Disabled people complain on social media (of course)

The list is endless and, most of all, I can read books or newspapers as and when I like. All because those service providers have recognised that, like everyone else, I want to use their services, and most importantly, I have money and the ability to use the most powerful development that influences them and all of us – social media.

If I don’t like what I’m getting, I can tell the world about it.

So, no, access to services, products and systems are not for tomorrow, they are with us now. The ability to reach new markets, and the ability to make services distinct through great customer service is within our grasp today.

For many years, our ambition at RNIB (Royal National Institute of Blind People) has been to ensure that platform providers of key operating systems and everyday technologies and products that people use are accessible.

Through partnerships, consultancy and specialist knowledge, we seek to ensure that accessibility is simply part of the experience. We knew that the phone you carry around in your pocket or the way in which you access the internet would become crucial in engaging with the immediate environment and would change lives.

Today, the biggest taxi company in the world (that’s Uber) owns no cars but I can flag one down with my phone. Today, the biggest search provider and creator of the largest mobile operating platform, Google, has become a verb in our language. Apple sees no distinction between a person with disability or without, they see a customer who wants a great experience and who might buy their product and service.

These companies have embraced the customer and they have recognised difference without the negatives.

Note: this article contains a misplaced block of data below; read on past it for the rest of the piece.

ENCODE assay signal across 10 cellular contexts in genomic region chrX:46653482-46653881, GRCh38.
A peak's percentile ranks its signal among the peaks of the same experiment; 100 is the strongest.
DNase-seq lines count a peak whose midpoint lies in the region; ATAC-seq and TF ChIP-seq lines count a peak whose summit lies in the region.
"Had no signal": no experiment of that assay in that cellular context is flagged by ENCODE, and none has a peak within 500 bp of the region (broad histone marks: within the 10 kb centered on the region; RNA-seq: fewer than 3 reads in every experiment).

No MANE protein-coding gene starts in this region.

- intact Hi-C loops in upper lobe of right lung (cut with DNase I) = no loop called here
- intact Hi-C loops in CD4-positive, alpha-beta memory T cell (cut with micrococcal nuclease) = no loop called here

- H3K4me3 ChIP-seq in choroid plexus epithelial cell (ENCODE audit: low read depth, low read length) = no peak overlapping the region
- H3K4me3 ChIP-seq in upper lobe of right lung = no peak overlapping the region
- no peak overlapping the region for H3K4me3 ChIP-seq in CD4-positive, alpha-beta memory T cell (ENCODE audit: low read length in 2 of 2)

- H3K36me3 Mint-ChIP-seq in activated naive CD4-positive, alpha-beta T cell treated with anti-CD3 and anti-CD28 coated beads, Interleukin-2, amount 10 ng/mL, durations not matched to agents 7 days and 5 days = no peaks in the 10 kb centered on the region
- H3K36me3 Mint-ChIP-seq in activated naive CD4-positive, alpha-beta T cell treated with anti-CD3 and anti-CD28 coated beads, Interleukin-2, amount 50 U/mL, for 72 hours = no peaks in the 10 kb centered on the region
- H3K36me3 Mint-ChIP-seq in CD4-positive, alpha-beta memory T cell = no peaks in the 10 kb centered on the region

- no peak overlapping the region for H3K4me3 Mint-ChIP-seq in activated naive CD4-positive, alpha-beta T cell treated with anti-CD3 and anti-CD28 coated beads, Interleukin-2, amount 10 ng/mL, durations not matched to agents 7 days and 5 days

Is our work done? Sadly not!

We’ve taken away, and continue to do so, the excuses for non-delivery of service to people with disabilities. But we need to change attitudes.

How can it be acceptable for government websites to be inaccessible today? How can it be acceptable that vast swathes of the population cannot shop, bank, travel, read what they want, be a citizen in the UK, play a part in their community, be real contributors to society in the way they want to, in 2016?

Government needs to take a lead in delivering meaningful access to its services for its citizens, and the commercial sector needs to change its mindset around what good customer service is.

The technology revolution will leave everyone behind if we persist in failing to take advantage of what it offers. Indeed, given the advances in what used to be a very niche proposition, those who fail to deliver services not only risk disenfranchising people with disabilities, but also risk failing to deliver to all of us in our preferred form.

Just as social media has changed the face of feedback by the population, the developments in technology are wiping away disparities in access for everyone.

Isn’t it time to take a long hard look at where we are in our provision of products, goods and services? Isn’t it time to remove barriers that are informed by outdated thinking and outdated principles of doing business?

This article was written for Government Computing and first published here